This is Sparta: Fighting the Battle for Quality Blogs

An image of Rick Springfield behind an Echidna laptop.

A couple of days ago, a reporter friend of mine asked “Are blogs dead?” People were quick to respond positively or negatively, but I think the question is inherently flawed. The question shouldn’t be “Are blogs dead?” because they’re not.

But bad blogs are. And therein lies the difference.

This post marks my “official” 300th blog with Digital Echidna and my first under my new title of UX Research and Content Lead. The other day, I was talking with Victor and we were trying to get a handle on how much content I’ve written. Blogs alone, here, personally, and at previous jobs, I’m well over 1,000. And when you factor in news and sports articles, entertainment reviews, and other freelance pieces over 20ish years, I’d say I’ve easily surpassed five digits and likely over a million words.

And that’s not even counting client work and content creation.

For anyone who has a writing gig, this type of production is not unique. But the fact is that it represents a lot of content over a lot of different topics, markets, and audiences. It represents a lot of words and a lot to look back upon. It’s also a great time to reflect upon what I’ve learned, what’s changed, and where we’re going.

Blogging, obviously, was all the rage a few years back. Everyone and their mother (often literally) was posting. And what we saw was a whole mishmash of content: some great, some good, and some terrible.

Eventually, the wheat got separated from the chaff. From both personal and business perspectives, people who had something to say and had a point of view continued to create; those who got into it for vanity purposes or because they were jumping on a bandwagon, quickly lost interest.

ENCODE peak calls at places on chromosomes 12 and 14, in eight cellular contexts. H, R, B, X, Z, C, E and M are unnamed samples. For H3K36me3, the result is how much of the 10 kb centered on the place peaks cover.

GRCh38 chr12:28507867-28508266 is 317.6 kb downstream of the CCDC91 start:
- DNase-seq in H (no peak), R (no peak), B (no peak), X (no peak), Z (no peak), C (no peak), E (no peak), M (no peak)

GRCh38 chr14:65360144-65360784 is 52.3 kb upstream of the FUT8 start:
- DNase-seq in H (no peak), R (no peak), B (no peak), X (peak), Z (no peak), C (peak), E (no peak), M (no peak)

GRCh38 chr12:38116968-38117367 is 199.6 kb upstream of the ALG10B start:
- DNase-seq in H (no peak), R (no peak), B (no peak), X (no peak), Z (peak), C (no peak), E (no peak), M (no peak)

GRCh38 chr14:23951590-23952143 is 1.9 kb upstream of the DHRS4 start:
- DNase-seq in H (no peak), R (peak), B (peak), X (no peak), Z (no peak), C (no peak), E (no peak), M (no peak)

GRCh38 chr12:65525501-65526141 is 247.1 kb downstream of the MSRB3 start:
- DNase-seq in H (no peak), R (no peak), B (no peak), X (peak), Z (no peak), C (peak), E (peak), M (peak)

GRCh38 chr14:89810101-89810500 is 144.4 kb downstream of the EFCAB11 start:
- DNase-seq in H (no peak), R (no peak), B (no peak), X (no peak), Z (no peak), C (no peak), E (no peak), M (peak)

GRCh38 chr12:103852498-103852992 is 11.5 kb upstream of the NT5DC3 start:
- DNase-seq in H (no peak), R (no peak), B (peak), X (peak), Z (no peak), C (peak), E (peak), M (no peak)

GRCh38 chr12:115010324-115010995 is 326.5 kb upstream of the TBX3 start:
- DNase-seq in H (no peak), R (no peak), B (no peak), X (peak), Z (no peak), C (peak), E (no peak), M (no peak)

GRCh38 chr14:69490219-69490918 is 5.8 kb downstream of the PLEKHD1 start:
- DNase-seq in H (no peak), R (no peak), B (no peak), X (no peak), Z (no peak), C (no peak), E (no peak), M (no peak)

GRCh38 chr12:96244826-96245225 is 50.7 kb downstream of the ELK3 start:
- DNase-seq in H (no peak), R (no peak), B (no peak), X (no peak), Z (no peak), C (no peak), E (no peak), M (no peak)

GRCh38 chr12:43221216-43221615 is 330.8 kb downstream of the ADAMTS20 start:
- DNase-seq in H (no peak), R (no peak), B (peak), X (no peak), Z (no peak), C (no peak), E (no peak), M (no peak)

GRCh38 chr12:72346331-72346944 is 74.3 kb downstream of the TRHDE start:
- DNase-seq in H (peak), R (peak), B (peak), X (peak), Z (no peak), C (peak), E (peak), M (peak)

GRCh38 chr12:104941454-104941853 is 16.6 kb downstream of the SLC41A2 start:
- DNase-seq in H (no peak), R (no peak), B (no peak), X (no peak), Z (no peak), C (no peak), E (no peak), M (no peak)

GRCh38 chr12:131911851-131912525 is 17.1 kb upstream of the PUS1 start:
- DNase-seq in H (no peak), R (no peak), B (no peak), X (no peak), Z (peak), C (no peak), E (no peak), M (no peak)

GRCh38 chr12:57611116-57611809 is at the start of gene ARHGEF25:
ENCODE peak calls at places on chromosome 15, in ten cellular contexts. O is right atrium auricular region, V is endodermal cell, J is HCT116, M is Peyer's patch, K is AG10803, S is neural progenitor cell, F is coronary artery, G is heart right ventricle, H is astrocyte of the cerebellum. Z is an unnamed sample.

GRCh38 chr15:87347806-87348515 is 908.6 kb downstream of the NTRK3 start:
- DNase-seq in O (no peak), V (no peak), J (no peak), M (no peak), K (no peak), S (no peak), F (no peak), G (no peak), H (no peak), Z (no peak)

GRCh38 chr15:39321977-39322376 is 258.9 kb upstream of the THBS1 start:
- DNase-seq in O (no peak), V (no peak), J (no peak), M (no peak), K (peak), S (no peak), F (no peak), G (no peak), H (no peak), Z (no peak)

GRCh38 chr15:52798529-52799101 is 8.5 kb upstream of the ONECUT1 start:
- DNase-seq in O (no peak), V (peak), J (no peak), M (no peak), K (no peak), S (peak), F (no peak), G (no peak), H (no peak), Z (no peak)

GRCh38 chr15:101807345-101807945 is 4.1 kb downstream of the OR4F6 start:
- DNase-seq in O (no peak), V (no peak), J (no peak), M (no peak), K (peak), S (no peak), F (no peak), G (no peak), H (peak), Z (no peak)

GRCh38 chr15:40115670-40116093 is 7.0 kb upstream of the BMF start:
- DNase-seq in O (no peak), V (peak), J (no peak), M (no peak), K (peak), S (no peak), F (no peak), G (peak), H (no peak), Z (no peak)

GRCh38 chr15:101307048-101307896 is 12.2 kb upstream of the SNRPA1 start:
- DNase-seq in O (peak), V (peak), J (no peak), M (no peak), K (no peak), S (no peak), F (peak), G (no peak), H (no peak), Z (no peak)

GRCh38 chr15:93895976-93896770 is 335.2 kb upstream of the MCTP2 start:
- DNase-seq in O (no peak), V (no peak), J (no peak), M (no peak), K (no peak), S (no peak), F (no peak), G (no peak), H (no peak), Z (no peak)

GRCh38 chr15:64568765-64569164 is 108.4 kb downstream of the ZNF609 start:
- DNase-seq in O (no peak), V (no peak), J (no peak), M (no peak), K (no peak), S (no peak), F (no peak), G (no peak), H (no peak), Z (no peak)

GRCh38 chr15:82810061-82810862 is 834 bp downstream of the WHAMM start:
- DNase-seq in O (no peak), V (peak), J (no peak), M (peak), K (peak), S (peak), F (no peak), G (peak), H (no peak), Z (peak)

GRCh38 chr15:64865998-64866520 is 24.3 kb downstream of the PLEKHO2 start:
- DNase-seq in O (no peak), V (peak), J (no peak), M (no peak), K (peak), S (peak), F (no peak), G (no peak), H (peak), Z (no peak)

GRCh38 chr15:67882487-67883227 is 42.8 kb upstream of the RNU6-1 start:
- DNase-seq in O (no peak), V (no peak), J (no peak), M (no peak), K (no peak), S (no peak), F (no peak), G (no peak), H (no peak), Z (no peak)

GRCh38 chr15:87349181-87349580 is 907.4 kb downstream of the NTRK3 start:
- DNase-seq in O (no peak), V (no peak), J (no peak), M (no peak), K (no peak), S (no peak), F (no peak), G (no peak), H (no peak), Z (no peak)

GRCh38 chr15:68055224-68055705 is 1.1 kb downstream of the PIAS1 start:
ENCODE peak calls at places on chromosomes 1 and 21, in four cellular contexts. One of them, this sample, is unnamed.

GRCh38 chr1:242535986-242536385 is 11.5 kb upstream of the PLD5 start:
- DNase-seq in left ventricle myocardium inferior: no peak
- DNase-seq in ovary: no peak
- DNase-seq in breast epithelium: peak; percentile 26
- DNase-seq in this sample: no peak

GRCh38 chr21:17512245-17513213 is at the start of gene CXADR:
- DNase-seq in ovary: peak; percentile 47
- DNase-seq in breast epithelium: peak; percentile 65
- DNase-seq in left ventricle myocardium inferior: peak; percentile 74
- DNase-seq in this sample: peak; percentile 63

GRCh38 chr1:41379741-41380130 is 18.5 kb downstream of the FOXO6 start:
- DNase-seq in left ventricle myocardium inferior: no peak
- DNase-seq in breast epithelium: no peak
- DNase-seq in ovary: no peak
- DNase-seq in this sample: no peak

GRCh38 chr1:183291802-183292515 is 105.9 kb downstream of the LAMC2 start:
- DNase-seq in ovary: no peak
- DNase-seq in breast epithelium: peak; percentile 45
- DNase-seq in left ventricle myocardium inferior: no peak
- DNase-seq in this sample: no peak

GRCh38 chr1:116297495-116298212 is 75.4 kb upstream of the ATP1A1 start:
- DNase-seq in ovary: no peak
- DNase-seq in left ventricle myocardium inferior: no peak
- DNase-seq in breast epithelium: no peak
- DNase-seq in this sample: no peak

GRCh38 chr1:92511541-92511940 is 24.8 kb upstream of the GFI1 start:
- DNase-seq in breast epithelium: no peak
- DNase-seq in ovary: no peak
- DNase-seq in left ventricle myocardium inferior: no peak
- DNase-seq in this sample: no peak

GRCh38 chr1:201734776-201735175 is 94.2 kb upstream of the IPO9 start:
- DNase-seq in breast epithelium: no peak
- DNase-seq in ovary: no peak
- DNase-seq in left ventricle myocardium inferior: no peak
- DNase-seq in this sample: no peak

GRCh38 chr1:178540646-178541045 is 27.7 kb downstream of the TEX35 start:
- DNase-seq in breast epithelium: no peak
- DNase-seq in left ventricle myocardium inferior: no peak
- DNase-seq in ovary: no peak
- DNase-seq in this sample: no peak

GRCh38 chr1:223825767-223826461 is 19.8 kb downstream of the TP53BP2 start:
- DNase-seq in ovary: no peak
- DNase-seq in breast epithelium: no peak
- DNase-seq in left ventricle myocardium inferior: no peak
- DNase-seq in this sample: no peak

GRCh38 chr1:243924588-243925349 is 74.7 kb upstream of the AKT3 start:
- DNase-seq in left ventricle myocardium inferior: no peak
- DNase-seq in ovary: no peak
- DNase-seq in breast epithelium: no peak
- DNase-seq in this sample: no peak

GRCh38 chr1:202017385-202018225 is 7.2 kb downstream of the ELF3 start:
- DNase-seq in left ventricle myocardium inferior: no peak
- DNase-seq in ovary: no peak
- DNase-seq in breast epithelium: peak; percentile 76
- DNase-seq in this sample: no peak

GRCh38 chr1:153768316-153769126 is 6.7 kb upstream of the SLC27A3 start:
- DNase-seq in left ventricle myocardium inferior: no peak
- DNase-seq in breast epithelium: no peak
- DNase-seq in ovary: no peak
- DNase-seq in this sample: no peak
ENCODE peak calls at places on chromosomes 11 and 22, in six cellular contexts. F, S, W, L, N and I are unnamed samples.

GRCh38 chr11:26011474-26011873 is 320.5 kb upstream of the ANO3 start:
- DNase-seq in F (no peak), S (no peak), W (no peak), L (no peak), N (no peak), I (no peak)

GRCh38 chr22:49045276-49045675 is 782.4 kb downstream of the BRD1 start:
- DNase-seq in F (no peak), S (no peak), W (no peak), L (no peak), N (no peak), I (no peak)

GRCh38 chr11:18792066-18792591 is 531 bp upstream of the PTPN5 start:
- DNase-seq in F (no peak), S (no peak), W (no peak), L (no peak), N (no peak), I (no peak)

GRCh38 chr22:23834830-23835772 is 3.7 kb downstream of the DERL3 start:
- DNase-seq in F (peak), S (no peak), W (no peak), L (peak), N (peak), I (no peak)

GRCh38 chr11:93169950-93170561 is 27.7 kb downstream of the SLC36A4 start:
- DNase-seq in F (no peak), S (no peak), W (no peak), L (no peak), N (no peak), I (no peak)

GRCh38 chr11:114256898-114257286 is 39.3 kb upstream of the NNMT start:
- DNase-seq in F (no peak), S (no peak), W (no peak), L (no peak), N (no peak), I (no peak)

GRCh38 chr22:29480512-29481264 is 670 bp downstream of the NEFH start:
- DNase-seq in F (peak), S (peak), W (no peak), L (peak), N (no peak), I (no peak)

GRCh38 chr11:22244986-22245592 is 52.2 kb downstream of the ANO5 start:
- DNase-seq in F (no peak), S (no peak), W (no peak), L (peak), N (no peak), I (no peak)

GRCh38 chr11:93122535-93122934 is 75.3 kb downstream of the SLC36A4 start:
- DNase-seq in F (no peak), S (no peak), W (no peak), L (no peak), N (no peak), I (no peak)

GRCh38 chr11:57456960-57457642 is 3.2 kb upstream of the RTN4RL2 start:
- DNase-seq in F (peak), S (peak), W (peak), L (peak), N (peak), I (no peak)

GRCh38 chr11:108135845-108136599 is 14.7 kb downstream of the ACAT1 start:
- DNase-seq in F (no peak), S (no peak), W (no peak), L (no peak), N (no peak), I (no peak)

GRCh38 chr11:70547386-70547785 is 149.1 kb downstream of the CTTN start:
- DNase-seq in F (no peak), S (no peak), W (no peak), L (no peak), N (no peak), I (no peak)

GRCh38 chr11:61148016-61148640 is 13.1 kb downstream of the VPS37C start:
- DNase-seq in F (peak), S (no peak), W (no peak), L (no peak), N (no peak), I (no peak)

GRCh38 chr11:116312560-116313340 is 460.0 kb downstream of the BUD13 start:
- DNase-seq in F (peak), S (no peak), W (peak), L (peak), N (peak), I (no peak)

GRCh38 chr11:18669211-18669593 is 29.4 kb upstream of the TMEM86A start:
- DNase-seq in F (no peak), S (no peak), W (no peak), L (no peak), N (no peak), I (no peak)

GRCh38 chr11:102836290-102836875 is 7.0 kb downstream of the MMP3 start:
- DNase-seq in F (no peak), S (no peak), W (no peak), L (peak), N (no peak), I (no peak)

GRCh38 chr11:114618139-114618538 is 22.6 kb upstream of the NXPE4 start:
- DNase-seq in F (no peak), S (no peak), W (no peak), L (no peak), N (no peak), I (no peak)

I wrote about this back in 2013, with a piece called Are You There Blog, It’s Me Corporate? where I outlined the foundational elements that go into a successful blog. And the principles are still the same. Writing sounds like fun. And, honestly, I think it is. But I’m also well aware that I’ve been blessed with an ability to write very quickly and coherently (I hope), and the ol’ well hasn’t run dry of topics yet!

But for others, writing is a labour. Cranking out 500 words is a five-hour-long process. Structuring content and getting to a point is a painstaking effort involving writing, rewriting, and editing. Unless you have a passion for it, there’s no point. And we haven’t even addressed the often challenging process of ensuring that you have regular quality content. It’s easy to post two items a week -- but posting two items that are quality, relevant, well-thought out, and align to your business? That takes effort.

But the desire to share still remain, but they’ve moved away from a more formal blogging structure. Sometimes all you really want to say can be encapsulated in an Instagram post or a Tweet. The popularity of podcasts has risen, fallen, and is back in vogue, affording people an opportunity to be more conversational and less structured with their content presentation. Blogging is no longer the only way to share your thoughts. And, as is usually the case, newer tools come about to fill niches. If I want to share a quick thought or amplify an event, I’m not going to write a 700-word blog, when a Tweet will do. Conversely, I’m not going to outline my opinion in a 40-Tweet-long stream of consciousness, when a blog is clearly the better format. Like I’ve often said, It’s about delivering the right message to the right person in the way that best suits them.

But there’s always room for quality, longer-form content, because people want to hear from the experts. Many people want informed perspectives (even if some don’t want to read ones that disagree with theirs!). And there’s tremendous value in sharing, discussing, and debating ideas.

It’s not through acquiescence that solutions get better -- it’s through vetting, testing, and challenging ideas to ensure they hold up to scrutiny. And that’s what a good blog does -- it takes a position, makes an argument, and invites discussion.